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  1. #1
    Peckish hippokrene's Avatar
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    Acacia: The War With the Mein (question)

    This is the first book of a trilogy that I've heard some great things about.

    It started off wonderfully. The first third of this book had me falling in love with it. It had just the right blend of worldbuilding, interesting characters, and a plot that promised to be epic. If I had only read the first 1/3 of the book, I'd have told you it was a five star story.

    Now, I'm smack in the middle and the lack of payoff, as well as the way various plots are heading, makes me want to put the book down and not touch the trilogy.

    If someone has read this trilogy, can you advise me as to whether it gets better?

    I have a couple specific complaints so SPOILERS AHOY...

    ----------------------------------
    1. Do we get battles/conflict scenes later in the book?

    The book is entitled 'war against the mein' and two of the perspectives are that of generals on the front line, yet there have been no battle scenes. We've had the general knocked out after the first attack and awakening after the battle is over. We've had the garrisoned fort taken without siege or effort because every last soldier was killed in a deathtrap that we never see. We've had a magical plague that manages to effect 100% of an army of over 20 thousand soldiers in two days so that the other army can just waltz into the camp and slaughter them with no resistance.

    All other battles are handled via summery 'they boarded the ship and killed everyone,' 'your brother riled up the southern tribes and has been leading them over the mountains.'

    This avoidance of conflict scenes seems to appear even outside of battles. When we first see the prince, he's a wet-blanket who can't connect to his men and can't win a real fight. Then there's a time skip and suddenly we're *told* he's a beloved member of a tribe of warriors that women compete to have the child of and he just got back from slaying a great, magical beast.

    I'd have liked to see Prince boy in action hunting said great beast and slaying it. You know, actually *showing* me how he's developed over time through drama and conflict.

    2. Do the protagonists ever become more proactive?

    Hannish Mein, our bad guy POV, is active and Daniel, aka Spratling, is active.

    The other main characters tend to be far too passive to me. They basically do whatever others tell them to and never think or plan things on their own. I understand they're children at the beginning, but I've read tons of YA fiction where characters their age manage to show some thought and independence. At 400 pages in, I'd expect them to get the ball rolling but I haven't seen it yet.

    3. Does the pretty princess character get better?

    There are only two female POVs in the book. I have no problem with traditionally feminine women in fantasy, and that one of these POVs likes dressing-up, pays attention to her looks, and dreams of getting married to a hunky prince is fine. Heck, I have friends in real life that are like that... but that's not the entirety of their character. They still manage to be intelligent and have interests other than looking good and romance.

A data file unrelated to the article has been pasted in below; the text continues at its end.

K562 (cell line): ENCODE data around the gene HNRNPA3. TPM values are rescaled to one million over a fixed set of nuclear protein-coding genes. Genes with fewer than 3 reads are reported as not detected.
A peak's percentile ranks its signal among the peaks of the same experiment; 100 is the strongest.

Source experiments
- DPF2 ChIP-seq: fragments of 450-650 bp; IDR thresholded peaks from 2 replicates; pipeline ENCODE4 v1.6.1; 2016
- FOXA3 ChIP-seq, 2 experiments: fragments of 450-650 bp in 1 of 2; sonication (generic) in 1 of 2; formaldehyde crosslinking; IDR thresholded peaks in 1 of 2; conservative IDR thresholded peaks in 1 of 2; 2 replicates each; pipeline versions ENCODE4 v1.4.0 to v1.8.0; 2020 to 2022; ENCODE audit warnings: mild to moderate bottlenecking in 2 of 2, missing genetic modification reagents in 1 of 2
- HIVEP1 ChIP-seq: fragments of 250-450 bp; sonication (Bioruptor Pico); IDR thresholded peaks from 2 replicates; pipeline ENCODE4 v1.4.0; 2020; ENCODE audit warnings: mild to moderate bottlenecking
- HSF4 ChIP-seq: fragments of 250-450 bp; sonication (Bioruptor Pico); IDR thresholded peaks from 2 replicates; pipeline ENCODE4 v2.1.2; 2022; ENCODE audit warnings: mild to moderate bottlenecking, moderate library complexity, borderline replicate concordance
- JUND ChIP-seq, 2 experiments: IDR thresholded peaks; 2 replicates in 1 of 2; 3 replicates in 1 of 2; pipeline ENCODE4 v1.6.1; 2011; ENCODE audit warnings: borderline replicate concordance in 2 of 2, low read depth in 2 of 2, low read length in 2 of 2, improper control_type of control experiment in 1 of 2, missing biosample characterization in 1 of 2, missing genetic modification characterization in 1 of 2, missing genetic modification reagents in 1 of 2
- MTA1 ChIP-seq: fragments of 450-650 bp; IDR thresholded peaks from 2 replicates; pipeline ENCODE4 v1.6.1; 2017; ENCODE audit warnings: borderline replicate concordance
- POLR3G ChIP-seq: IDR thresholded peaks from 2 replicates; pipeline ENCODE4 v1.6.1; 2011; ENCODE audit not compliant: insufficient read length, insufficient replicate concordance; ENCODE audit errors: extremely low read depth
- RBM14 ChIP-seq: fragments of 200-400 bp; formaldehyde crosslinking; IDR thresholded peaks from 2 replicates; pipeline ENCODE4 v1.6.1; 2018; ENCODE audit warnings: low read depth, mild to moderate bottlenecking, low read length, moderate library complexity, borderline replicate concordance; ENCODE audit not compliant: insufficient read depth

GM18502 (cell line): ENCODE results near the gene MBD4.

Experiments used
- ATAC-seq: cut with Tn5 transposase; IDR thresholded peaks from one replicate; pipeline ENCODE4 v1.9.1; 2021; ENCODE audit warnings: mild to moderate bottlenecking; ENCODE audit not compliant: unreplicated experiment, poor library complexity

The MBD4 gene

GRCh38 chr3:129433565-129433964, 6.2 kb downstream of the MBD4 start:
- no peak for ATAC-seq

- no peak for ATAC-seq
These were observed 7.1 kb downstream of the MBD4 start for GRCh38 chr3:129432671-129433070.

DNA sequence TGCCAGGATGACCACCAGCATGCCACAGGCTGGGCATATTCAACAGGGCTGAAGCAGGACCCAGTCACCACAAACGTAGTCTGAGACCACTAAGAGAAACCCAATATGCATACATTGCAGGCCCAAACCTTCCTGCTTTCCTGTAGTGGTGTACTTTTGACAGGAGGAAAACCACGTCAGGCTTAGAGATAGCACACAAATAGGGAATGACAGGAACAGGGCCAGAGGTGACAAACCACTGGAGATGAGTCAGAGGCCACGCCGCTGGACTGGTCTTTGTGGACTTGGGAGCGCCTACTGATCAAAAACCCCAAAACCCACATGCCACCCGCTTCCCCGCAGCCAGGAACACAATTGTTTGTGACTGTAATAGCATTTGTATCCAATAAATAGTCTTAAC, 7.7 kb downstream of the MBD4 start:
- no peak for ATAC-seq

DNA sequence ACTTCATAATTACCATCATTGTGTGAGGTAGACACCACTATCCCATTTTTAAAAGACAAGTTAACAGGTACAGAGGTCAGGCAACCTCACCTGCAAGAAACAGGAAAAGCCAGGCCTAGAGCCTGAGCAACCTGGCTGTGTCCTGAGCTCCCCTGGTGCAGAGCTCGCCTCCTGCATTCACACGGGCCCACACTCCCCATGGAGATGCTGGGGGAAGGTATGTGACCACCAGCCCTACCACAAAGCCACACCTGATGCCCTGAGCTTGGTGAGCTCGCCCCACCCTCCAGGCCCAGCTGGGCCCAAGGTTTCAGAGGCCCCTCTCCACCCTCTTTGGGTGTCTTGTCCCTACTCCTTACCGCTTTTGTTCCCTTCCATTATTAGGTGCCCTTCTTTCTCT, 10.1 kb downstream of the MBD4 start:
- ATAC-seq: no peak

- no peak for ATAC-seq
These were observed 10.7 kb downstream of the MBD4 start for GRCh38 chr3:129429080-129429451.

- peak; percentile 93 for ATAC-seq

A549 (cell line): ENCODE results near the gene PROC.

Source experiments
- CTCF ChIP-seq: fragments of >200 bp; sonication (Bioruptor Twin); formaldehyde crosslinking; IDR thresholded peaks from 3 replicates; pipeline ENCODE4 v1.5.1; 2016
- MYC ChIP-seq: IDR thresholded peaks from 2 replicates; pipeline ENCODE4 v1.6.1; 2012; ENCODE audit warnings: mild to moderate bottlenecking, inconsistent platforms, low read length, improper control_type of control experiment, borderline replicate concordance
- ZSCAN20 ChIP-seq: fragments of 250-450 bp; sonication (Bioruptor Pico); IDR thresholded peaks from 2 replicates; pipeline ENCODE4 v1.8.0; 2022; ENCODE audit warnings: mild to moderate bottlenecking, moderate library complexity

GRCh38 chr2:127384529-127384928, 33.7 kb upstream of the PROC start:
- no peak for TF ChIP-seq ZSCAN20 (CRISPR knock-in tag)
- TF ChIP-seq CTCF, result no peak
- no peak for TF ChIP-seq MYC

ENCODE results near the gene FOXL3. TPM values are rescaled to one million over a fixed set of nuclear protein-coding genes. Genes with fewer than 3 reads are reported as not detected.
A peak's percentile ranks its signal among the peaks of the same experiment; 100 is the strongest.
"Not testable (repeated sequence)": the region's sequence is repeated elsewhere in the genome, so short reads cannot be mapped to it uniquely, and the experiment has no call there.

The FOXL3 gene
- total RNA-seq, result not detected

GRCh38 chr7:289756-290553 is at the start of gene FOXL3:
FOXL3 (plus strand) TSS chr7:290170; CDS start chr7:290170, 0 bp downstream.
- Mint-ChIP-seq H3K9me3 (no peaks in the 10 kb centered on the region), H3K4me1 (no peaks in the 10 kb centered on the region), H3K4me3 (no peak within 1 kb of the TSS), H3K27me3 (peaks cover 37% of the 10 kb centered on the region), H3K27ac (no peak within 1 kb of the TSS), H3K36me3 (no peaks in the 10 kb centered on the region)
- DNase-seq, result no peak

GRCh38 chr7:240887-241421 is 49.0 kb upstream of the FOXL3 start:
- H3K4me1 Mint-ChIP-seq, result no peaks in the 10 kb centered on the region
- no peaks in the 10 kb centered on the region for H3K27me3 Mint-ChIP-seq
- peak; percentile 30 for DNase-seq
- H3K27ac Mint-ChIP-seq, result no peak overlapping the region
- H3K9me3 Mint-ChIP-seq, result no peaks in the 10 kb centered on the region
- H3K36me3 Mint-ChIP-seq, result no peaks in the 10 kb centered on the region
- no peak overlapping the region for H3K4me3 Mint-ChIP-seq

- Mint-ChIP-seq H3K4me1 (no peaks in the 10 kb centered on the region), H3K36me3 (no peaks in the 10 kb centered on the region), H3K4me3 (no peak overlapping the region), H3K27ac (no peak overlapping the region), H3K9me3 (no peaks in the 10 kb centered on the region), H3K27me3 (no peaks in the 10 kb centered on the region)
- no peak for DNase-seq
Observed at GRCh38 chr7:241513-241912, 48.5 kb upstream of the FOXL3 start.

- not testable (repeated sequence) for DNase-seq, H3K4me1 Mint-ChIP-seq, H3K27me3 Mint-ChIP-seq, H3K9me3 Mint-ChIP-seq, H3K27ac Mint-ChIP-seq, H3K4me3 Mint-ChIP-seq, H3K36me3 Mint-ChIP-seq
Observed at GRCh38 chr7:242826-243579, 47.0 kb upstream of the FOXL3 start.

Corin (the pretty princess) has done *nothing* in nine years in her enemy's court but look good. Even with servants around her saying they're loyal to her and would be willing to attempt a rebellion or subversion at her command. Her current storyline is her acting petulant while lusting after the man who invaded her country and had her father killed. Moreover, their only interaction is him insulting her intelligence, belittling her dead father and her culture, and threatening to kill random servants. What about this is attractive?

    Imagine Sansa from Game of Thrones, only she's 25 instead of 15 and developed a crush on Joffery after he had Ned Stark beheaded.

    Bonus Questions: Are there anymore Deus Ex Machina resolutions?

    "We're going to face an army five times our size on their soil, how will we win? I know, I'll just pull a magical plague out my butt that has never been mentioned previously, that won't sicken any of my own people, but will completely destroy the other army in two days!"

    He might as well have said, "Don't worry bros, I got a deathray."
    ---------------------

    Okay, so, do these problem go away?
    Last edited by hippokrene; December 30th, 2011 at 03:09 PM.

  2. #2
    boss of several cats... Severn's Avatar
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    I knew there was a reason I avoided these...

    Hey, I bet the answer to your question will be 'no, no they don't.'

  3. #3
    There is no tomorrow RedMage's Avatar
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    I read the first book a few years ago. I want to read the second and third. All the stuff you liked, hippokrene, is the same stuff I liked about the first book. But, and this is why I'm not reading the second and third, is because of the questions you raise.

    Quote Originally Posted by hippokrene View Post
    It started off wonderfully. The first third of this book had me falling in love with it. It had just the right blend of worldbuilding, interesting characters, and a plot that promised to be epic. If I had only read the first 1/3 of the book, I'd have told you it was a five star story.
    I thought the same thing about the beginning. Much slower than I wanted it to be though. Much, much too slow after reading the synopsis. At page 50 I was wondering where the plot was, and at page 75 I was wondering why I wasn't on page 20. It felt like I was on page 20.

    I've had this problem with synopses before . Maybe I should stop reading them and just read the books...

    But, to your questions. (btw, it sounds like you are further into the book than just "halfway")

    Quote Originally Posted by hippokrene View Post
    1. Do we get battles/conflict scenes later in the book?